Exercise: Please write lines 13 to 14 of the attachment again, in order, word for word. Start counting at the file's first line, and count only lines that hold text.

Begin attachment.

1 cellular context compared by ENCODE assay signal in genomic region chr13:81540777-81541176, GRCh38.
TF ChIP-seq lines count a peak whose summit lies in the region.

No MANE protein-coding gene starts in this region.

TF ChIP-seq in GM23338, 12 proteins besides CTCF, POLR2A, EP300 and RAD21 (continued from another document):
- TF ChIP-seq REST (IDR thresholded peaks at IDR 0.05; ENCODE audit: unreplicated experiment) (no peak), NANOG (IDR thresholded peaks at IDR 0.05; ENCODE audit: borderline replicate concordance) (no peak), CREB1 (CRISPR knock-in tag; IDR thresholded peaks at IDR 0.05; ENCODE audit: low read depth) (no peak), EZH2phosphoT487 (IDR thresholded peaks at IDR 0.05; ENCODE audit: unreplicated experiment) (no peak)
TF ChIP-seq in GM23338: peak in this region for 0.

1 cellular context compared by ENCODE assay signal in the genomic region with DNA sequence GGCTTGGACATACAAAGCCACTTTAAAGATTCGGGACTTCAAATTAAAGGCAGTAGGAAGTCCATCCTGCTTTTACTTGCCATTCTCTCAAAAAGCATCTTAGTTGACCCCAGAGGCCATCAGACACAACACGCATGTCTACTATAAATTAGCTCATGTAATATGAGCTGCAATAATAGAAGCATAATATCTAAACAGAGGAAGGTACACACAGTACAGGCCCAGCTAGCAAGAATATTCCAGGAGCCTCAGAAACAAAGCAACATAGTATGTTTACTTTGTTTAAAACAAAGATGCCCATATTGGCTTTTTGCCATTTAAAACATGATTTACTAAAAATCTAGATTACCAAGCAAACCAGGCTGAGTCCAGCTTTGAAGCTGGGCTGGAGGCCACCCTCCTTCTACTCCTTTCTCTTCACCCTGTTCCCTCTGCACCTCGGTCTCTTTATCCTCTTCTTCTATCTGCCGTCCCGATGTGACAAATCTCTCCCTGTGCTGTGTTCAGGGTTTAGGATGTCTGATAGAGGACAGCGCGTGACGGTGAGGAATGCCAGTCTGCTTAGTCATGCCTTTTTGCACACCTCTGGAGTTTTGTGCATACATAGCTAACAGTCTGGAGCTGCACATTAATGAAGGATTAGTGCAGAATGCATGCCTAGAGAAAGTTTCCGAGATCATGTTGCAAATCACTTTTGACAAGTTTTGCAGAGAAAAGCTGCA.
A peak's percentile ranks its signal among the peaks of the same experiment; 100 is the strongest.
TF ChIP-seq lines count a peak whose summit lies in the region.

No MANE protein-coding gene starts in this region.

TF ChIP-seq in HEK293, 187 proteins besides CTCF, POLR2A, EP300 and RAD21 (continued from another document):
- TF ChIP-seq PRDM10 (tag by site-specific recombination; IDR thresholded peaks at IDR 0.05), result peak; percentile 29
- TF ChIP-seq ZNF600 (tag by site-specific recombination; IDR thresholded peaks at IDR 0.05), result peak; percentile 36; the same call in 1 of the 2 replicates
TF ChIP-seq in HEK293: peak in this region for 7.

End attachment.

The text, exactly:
- TF ChIP-seq ZNF600 (tag by site-specific recombination; IDR thresholded peaks at IDR 0.05), result peak; percentile 36; the same call in 1 of the 2 replicates
TF ChIP-seq in HEK293: peak in this region for 7.